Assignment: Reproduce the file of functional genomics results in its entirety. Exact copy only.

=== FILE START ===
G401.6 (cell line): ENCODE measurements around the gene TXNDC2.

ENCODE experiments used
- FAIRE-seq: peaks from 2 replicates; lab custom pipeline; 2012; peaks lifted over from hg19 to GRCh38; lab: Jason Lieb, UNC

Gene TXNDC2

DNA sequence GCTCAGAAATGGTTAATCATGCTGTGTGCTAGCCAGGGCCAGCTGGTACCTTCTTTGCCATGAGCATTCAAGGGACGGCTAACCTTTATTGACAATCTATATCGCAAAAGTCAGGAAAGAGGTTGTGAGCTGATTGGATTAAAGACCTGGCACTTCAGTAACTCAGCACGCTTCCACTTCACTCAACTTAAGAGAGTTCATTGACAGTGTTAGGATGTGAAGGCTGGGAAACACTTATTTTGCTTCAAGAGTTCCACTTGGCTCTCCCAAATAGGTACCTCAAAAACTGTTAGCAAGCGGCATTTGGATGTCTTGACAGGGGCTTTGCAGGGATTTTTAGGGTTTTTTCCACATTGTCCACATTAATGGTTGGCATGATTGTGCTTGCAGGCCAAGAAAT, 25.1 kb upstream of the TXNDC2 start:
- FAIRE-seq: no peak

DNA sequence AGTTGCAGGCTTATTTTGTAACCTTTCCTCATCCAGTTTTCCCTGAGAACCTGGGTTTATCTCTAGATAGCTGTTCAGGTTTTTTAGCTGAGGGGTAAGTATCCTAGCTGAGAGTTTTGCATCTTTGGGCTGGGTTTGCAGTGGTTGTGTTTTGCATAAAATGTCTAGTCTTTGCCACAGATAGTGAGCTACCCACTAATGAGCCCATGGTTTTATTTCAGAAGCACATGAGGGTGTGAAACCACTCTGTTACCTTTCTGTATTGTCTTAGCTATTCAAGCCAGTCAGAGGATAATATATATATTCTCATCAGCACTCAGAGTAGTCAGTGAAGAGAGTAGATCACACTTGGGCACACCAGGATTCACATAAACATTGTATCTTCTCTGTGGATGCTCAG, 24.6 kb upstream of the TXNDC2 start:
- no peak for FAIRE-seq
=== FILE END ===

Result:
G401.6 (cell line): ENCODE measurements around the gene TXNDC2.

ENCODE experiments used
- FAIRE-seq: peaks from 2 replicates; lab custom pipeline; 2012; peaks lifted over from hg19 to GRCh38; lab: Jason Lieb, UNC

Gene TXNDC2

DNA sequence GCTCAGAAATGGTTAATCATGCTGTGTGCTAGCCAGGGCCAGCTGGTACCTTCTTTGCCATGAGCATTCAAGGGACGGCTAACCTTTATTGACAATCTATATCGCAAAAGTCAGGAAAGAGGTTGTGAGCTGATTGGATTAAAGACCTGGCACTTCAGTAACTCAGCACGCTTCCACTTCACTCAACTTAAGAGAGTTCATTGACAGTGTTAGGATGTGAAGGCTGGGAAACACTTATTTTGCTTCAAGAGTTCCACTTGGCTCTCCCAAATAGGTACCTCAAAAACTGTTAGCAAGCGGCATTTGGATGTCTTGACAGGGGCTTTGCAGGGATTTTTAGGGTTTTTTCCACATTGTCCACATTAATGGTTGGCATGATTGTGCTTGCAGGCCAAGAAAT, 25.1 kb upstream of the TXNDC2 start:
- FAIRE-seq: no peak

DNA sequence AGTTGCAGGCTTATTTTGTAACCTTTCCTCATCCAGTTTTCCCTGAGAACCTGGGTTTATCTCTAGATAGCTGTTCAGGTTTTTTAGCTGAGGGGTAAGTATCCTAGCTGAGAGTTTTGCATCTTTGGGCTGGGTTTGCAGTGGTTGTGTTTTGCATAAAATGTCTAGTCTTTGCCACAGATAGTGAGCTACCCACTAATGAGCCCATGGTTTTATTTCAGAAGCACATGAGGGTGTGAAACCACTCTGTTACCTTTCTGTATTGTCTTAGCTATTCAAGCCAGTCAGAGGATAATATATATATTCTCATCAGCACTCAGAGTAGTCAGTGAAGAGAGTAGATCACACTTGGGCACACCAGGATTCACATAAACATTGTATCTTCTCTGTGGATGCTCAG, 24.6 kb upstream of the TXNDC2 start:
- no peak for FAIRE-seq